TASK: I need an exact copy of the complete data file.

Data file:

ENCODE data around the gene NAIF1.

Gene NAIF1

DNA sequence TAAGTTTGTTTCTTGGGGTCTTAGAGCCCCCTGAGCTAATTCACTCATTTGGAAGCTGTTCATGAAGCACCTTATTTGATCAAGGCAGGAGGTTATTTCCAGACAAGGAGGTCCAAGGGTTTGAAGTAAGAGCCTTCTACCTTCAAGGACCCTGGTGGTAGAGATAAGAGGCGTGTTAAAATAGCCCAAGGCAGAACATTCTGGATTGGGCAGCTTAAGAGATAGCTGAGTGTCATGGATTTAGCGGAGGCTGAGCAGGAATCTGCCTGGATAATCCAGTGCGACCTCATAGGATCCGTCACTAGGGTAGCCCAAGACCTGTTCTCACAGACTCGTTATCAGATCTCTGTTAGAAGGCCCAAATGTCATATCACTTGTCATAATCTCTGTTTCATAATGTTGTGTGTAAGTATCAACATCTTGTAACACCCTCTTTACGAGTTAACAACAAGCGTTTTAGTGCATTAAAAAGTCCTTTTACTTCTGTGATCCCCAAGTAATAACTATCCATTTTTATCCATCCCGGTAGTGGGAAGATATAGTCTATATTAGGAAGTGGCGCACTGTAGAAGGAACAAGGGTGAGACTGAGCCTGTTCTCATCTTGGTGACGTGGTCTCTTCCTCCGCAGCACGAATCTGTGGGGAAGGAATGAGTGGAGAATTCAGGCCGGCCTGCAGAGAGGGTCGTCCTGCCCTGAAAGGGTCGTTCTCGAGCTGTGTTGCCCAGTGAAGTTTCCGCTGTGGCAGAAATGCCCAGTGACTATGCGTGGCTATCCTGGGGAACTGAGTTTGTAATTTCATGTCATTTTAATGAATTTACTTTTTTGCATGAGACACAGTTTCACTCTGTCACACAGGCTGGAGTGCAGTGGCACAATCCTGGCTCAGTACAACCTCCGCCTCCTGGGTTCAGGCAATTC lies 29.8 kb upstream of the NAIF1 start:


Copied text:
ENCODE data around the gene NAIF1.

Gene NAIF1

DNA sequence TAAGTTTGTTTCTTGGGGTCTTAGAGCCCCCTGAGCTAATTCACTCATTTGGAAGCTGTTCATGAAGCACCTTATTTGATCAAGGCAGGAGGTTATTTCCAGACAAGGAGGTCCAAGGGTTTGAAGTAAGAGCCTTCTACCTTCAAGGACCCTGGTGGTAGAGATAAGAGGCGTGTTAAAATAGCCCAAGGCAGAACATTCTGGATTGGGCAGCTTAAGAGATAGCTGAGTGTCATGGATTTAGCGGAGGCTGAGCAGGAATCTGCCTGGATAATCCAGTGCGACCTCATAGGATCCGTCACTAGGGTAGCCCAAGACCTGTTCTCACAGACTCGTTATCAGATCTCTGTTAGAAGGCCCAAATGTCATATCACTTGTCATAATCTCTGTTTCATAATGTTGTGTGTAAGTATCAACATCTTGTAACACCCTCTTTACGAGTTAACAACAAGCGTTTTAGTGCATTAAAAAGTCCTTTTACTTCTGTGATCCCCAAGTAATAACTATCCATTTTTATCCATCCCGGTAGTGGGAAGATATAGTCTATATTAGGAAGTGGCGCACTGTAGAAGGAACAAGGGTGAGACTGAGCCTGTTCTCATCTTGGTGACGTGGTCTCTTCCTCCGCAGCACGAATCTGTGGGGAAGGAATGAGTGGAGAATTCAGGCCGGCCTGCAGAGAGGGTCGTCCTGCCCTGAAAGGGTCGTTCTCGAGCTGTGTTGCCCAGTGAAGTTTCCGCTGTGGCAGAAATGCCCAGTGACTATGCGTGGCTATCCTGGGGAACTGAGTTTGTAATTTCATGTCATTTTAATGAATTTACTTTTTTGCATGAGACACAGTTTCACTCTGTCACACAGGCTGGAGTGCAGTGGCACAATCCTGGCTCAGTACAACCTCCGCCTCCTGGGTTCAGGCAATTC lies 29.8 kb upstream of the NAIF1 start: